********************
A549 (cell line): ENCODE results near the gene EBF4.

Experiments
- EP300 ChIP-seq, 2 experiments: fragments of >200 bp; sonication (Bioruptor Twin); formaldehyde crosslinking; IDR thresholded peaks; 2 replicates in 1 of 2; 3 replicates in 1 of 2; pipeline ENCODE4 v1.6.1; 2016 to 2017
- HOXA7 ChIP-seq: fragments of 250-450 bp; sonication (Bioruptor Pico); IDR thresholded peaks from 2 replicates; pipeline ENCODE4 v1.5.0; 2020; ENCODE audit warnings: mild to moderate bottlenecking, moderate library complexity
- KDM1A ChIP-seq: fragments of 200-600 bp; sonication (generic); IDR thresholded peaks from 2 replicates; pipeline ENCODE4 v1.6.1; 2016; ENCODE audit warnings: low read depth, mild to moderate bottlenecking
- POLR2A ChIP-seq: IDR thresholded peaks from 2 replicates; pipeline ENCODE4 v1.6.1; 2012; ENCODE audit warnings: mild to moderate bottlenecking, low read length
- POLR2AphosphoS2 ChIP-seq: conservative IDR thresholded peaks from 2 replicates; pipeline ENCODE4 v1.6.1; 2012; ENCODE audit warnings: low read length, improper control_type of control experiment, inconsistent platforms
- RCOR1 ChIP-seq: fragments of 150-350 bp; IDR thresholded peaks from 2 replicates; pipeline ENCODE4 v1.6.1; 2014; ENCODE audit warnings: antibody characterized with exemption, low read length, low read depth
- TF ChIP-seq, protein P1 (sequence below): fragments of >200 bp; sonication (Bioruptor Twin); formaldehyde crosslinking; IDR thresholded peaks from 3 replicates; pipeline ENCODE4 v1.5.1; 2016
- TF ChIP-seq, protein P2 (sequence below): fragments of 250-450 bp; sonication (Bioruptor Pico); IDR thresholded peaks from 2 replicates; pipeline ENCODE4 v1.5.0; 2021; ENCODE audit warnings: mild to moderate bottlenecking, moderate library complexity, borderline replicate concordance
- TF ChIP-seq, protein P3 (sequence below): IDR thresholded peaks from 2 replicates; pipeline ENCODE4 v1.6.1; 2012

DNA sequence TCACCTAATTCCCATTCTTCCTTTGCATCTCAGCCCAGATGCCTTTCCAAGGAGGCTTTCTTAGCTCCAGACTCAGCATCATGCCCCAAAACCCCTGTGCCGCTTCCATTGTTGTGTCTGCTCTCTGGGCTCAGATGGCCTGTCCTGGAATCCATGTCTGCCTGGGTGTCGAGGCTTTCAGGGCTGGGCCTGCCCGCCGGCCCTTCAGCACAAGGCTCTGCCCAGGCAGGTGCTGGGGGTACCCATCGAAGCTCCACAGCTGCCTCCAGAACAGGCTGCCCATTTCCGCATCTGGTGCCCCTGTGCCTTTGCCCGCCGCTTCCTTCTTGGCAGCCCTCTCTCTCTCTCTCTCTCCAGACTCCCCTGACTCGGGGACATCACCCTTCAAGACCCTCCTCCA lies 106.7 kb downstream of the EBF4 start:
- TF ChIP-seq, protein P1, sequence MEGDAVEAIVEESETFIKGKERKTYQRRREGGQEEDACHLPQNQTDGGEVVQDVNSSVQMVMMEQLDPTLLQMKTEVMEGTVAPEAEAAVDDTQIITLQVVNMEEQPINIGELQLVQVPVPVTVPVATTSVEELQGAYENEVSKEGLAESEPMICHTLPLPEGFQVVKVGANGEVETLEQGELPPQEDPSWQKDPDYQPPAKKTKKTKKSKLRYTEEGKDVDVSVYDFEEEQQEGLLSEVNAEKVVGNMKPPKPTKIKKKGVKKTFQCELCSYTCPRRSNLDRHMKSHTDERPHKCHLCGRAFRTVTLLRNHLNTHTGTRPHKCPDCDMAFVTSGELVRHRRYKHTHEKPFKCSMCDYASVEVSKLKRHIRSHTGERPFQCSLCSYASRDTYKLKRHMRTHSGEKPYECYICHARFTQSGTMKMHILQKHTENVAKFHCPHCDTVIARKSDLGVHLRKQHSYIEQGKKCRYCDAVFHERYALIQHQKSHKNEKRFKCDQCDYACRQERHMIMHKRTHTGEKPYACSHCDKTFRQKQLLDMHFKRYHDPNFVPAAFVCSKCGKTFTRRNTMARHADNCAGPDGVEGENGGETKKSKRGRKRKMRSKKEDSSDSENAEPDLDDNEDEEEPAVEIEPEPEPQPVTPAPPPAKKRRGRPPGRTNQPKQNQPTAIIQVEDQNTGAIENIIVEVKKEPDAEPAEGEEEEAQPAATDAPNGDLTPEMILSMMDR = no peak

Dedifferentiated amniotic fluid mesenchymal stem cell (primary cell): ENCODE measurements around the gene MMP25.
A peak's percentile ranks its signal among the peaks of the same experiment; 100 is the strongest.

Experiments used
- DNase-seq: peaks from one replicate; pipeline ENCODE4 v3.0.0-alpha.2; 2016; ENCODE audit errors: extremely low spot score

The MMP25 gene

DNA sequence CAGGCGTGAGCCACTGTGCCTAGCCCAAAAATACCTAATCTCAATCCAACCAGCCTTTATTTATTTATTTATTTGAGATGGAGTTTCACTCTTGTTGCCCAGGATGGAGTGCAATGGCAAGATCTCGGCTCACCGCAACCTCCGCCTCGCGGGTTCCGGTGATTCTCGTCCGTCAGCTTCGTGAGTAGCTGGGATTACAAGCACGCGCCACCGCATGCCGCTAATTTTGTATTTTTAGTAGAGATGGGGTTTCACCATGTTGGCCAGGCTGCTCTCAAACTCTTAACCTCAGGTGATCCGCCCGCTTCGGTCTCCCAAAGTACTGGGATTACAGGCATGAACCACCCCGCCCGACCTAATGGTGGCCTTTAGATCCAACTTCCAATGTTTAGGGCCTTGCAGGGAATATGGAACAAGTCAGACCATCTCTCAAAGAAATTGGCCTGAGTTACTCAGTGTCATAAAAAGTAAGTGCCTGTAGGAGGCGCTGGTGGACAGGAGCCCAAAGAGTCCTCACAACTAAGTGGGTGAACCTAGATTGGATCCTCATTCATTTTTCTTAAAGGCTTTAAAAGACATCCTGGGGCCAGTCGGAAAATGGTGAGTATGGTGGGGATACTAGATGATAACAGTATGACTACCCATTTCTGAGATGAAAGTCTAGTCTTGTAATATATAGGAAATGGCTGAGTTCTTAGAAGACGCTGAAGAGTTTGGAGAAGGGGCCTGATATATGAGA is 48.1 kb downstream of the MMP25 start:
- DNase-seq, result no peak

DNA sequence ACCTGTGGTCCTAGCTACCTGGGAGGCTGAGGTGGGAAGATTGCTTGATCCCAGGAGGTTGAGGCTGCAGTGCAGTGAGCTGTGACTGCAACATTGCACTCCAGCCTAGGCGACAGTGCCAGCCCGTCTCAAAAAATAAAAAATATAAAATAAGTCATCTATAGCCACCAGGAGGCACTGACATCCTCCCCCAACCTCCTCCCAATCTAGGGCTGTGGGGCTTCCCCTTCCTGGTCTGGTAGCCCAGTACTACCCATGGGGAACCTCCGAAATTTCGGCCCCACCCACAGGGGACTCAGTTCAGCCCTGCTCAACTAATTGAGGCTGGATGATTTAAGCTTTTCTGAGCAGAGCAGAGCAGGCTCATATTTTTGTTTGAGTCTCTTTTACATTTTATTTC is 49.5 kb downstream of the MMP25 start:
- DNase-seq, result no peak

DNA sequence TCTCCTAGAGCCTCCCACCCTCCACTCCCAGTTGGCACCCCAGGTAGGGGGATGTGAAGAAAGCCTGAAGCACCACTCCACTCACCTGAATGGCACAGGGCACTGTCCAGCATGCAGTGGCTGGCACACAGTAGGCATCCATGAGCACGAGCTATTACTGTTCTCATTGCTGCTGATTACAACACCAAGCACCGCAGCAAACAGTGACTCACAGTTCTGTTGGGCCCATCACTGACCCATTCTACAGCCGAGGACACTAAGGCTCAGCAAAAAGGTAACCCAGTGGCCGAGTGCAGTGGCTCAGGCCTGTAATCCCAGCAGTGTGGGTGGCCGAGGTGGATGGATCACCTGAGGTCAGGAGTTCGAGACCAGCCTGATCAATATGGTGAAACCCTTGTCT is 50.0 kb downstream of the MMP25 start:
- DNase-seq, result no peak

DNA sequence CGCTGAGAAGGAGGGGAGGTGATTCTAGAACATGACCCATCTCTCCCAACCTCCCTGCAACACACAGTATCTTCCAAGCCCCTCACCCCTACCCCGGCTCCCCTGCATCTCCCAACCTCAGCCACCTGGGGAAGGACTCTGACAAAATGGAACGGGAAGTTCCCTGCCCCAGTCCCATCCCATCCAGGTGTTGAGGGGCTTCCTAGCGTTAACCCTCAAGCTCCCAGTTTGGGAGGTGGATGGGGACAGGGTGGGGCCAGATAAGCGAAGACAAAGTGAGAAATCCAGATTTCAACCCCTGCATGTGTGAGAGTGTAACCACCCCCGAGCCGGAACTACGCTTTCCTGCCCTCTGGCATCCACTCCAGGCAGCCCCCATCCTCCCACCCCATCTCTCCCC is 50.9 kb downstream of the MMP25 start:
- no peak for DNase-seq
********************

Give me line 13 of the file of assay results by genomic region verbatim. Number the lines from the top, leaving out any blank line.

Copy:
- TF ChIP-seq, protein P1, sequence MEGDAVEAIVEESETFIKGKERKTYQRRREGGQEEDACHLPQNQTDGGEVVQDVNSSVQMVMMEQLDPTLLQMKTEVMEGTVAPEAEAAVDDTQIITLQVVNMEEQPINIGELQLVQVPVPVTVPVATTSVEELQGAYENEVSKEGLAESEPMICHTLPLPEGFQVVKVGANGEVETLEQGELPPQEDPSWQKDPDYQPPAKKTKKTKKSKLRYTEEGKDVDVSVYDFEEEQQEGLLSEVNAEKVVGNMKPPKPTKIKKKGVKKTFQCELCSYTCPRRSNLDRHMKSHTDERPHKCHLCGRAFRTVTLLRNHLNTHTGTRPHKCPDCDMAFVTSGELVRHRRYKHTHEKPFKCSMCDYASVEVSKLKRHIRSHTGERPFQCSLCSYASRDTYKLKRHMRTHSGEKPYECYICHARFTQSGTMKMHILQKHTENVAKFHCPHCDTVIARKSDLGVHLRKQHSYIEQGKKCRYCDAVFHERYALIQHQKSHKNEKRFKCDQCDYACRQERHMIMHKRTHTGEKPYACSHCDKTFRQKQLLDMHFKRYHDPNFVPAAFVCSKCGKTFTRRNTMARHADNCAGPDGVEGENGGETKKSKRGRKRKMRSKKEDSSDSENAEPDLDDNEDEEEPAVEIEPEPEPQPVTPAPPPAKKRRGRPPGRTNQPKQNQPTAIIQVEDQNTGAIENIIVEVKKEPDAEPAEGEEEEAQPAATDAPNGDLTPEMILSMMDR = no peak